The publication detail shows the title, authors (with indicators showing other profiled authors), information on the publishing organization, abstract and a link to the article in PubMed. This abstract is what is used to create the fingerprint of the publication. If any grants are referenced by the publication, they will be listed here as well.
Risk factors for early infant mortality in Sarlahi district, Nepal.
Joanne Katz; Keith P West; Subarna K Khatry; Parul Christian; Steven C LeClerq; Elizabeth Kimbrough Pradhan; Sharada Ram Shrestha (Profiled Authors: Joanne Katz; Keith West; Steven Leclerq; Subarna Khatry; Parul Christian)
Division of Disease Prevention and Control, Center for Human Nutrition, Sight & Life Research Institute, Department of International Health, Johns Hopkins Bloomberg School of Public Health, Baltimore, MD 21205, USA. email@example.com
Bulletin of the World Health Organization 2003;81(10):717-25.
OBJECTIVES: Early infant mortality has not declined as rapidly as child mortality in many countries. Identification of risk factors for early infant mortality may help inform the design of intervention strategies. METHODS: Over the period 1994-97, 15,469 live-born, singleton infants in rural Nepal were followed to 24 weeks of age to identify risk factors for mortality within 0-7 days, 8-28 days, and 4-24 weeks after the birth. FINDINGS: In multivariate models, maternal and paternal education reduced mortality between 4 and 24 weeks only: odds ratios (OR) 0.28 (95% confidence interval (CI) = 0.12-0.66) and 0.63 (95% CI = 0.44-0.88), respectively. Miscarriage in the previous pregnancy predicted mortality in the first week of life (OR = 1.98, 95% CI = 1.37-2.87), whereas prior child deaths increased the risk of post-neonatal death (OR = 1.85, 95% CI 1.24-2.75). A larger maternal mid-upper arm circumference reduced the risk of infant death during the first week of life (OR = 0.88, 95% CI = 0.81-0.95). Infants of women who did not receive any tetanus vaccinations during pregnancy or who had severe illness during the third trimester were more likely to die in the neonatal period. Maternal mortality was strongly associated with infant mortality (OR = 6.43, 95% CI = 2.35-17.56 at 0-7 days; OR = 11.73, 95% CI = 3.82-36.00 at 8-28 days; and OR = 51.68, 95% CI = 20.26-131.80 at 4-24 weeks). CONCLUSION: Risk factors for early infant mortality varied with the age of the infant. Factors amenable to intervention included efforts aimed at maternal morbidity and mortality and increased arm circumference during pregnancy.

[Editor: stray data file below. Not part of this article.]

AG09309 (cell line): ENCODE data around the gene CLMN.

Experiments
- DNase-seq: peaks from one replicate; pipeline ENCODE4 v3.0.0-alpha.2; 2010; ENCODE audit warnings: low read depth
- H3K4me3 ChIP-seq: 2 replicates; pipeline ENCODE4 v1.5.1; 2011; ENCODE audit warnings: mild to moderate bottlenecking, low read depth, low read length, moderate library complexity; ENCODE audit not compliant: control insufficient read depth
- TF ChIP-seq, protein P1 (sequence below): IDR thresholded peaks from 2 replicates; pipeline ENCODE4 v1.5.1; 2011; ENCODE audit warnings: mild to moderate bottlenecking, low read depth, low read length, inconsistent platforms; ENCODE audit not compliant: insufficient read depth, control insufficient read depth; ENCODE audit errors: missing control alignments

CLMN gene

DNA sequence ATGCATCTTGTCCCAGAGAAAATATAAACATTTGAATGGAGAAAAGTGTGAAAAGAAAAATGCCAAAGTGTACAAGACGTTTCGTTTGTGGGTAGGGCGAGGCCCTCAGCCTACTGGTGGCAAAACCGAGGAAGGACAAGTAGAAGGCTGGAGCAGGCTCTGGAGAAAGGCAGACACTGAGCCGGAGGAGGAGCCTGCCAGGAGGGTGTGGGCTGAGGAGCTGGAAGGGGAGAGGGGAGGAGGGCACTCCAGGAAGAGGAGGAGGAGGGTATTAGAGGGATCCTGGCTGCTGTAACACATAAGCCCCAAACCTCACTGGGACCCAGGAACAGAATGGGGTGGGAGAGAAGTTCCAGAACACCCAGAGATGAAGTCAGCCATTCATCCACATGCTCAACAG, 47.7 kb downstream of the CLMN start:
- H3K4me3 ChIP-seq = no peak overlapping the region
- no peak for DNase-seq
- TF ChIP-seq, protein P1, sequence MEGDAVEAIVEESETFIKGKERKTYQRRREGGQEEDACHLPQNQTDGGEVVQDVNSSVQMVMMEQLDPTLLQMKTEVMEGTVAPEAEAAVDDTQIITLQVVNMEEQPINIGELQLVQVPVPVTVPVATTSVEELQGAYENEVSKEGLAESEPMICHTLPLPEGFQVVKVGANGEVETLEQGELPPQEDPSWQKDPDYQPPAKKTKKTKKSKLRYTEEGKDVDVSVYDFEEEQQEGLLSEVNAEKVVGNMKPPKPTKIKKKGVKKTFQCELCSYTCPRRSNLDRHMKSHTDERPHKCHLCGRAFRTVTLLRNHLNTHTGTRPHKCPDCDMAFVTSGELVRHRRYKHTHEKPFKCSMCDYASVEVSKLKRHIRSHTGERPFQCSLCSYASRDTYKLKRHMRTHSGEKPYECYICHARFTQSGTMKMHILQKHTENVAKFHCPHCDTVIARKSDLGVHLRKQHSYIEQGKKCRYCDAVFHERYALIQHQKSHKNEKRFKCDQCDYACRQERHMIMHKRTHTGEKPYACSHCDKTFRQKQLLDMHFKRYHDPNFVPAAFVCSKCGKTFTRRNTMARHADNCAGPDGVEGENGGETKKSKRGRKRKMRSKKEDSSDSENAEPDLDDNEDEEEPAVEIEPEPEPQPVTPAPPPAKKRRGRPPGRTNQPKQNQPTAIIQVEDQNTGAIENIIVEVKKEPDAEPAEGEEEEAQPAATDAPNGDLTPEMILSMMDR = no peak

This section shows information related to the publication - computed using the fingerprint of the publication - including related publications, related experts and related grants with fingerprints representing significant amounts of overlap between their fingerprint and this publication. The red dots indicate whether those experts or terms appear within the publication, thereby showing potential and actual connections.
P Christian; K P West; J Katz; E Kimbrough-Pradhan; S C LeClerq; S K Khatry; S R ShresthaEuropean journal of clinical nutrition 2004;58(2):204-11.
Susy K Sebayang; Michael J Dibley; Patrick J Kelly; Anita V Shankar; Anuraj H Shankar;Tropical medicine & international health : TM & IH 2012;17(8):938-50.
Keith P West; Parul Christian; Alain B Labrique; Mahbubur Rashid; Abu Ahmed Shamim; Rolf D W Klemm; Allan B Massie; Sucheta Mehra; Kerry J Schulze; Hasmot Ali; et al.JAMA : the journal of the American Medical Association 2011;305(19):1986-95.
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